First in a series: Aboriginal tourism in Canada
Published Wednesday, July 22, 2015 8:04AM EDT
Last Updated Wednesday, July 22, 2015 9:09AM EDT
Part one of our three-part series on Aboriginal tourism kicks off w a visit to Alberta’s Writing-On-Stone Provincial Park & a tour of the rock art found there.
Writing-on-Stone Provincial Park in southern Alberta is home to the largest concentration of rock art on the North American Plains and is as scared to the local Blackfoot tribes as Mecca is to Muslims.
A hike through the hoodoos, rusty-coloured sandstone rock eroded into giant mushrooms, is a fantastic way to spend a couple of hours. Paddling or floating down the Milk River, which runs through the park, offers visitors an incredible view of this revered valley. There are places to rent kayaks, inner tubes and paddle boards in the local area.
The highlight of any visit is a guided hike. Hundreds of paintings (pictographs) and thousands of rock carvings (petroglyphs) on the steep valley walls tell the story of the Blackfoot people over thousands of years. As a culture that relies on oral tradition to survive, it was fascinating to hear our guide, Deserae Yellow Horn, interpret the scenes played out on the rock faces as told to her by generations of Blackfoot elders and relatives. She also explained that the valley is sacred because it is home to the spirits of her ancestors who communicate with those inhabiting the living world through the rock art.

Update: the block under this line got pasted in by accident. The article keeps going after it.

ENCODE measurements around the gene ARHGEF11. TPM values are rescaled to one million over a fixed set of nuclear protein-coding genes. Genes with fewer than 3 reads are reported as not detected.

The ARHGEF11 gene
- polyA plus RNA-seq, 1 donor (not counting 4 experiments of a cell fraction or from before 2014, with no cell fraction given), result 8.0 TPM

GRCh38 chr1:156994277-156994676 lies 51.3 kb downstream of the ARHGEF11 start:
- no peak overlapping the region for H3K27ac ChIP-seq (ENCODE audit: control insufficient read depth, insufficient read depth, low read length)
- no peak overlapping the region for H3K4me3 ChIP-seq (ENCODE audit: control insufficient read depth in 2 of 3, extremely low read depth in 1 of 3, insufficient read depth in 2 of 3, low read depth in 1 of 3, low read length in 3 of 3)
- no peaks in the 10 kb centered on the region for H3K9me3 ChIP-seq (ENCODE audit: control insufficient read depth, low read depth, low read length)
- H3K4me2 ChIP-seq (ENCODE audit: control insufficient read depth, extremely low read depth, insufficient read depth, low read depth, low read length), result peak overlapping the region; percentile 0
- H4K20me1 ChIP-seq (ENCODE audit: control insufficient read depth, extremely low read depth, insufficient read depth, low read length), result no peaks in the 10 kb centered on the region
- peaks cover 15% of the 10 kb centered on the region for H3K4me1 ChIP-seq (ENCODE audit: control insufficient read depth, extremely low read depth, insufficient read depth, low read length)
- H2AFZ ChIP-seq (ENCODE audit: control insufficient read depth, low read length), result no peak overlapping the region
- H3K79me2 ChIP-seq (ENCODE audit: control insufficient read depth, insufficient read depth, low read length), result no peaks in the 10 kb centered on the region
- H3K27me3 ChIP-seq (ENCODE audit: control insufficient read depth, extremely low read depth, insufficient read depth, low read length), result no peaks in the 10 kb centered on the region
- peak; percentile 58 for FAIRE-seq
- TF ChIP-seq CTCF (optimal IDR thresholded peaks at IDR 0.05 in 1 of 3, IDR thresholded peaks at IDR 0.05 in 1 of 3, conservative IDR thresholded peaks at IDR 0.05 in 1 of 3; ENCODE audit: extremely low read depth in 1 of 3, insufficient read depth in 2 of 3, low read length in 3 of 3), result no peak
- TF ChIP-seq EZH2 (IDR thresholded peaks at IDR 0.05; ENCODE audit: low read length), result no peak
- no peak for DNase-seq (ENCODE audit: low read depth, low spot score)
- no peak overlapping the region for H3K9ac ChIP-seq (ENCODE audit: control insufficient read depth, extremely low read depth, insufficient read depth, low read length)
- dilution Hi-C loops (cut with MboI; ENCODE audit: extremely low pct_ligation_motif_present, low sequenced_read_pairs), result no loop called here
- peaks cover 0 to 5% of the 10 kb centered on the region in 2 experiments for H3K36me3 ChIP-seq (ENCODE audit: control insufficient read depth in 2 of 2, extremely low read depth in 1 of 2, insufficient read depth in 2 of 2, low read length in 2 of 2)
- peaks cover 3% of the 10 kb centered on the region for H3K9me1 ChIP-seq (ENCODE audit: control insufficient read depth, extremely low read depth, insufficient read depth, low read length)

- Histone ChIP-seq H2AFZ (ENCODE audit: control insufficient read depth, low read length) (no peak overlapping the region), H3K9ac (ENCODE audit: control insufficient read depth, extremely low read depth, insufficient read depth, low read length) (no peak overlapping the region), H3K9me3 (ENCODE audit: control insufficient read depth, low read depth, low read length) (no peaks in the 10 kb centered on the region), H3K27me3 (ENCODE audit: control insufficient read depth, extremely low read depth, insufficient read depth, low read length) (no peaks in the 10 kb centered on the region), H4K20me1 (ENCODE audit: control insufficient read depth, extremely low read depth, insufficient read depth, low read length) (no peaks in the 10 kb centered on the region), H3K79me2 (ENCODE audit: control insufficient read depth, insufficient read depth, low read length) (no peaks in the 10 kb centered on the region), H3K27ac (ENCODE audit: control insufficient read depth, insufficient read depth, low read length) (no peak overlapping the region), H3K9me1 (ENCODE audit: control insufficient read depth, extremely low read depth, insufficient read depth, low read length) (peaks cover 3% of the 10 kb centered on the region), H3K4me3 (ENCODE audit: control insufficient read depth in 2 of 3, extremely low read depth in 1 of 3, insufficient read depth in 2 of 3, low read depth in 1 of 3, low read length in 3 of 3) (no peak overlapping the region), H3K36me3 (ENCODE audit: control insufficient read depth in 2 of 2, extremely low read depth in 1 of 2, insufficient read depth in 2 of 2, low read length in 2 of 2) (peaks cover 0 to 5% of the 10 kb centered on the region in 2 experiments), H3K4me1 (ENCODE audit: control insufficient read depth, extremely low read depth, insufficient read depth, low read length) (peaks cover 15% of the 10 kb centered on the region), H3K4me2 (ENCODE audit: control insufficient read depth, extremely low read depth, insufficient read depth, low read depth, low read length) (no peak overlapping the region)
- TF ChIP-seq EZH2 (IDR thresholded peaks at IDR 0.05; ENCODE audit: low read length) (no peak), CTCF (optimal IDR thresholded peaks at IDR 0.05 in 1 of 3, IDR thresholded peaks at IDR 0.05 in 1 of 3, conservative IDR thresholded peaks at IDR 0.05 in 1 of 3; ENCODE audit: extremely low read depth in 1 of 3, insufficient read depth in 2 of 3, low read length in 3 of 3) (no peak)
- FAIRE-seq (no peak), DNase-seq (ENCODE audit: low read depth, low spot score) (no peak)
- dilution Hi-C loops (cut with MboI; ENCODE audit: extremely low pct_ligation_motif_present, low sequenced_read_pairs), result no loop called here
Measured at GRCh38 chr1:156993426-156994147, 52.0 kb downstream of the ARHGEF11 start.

Camping is the only option for accommodation in the park but it got a whole lot more comfortable this year with the introduction of three comfort camping sites. Built on wooden platforms, the canvas-tented structures provide all the necessities of home; a fridge and fan, pots and pans and a bed with pillows and linens. It's a great option for people who prefer their creature comforts or for travellers who want to incorporate a little outdoors into their vacation without having to lug all of the equipment along for the ride. A gas barbeque and fire pit made it easy to throw together a meal of barbecued shrimp kabobs.
The park is approximately a three and a half hour drive south of Calgary. I recommend a pit stop en route at Fort Whoop Up National Historic Site outside of Lethbridge. It's an opportunity to learn about the legacy of our RCMP in the settlement of the West and learn more about the Plains Indians. And not by reading brochures. Elders from the local tribes are involved in the museum and offer storytelling sessions, smudging ceremonies and guidance on the museum's programming. I felt quite honoured that our crew was asked to participate in a smoking ceremony, which out of respect for the culture, we did not tape for camera. It was well worth the visit.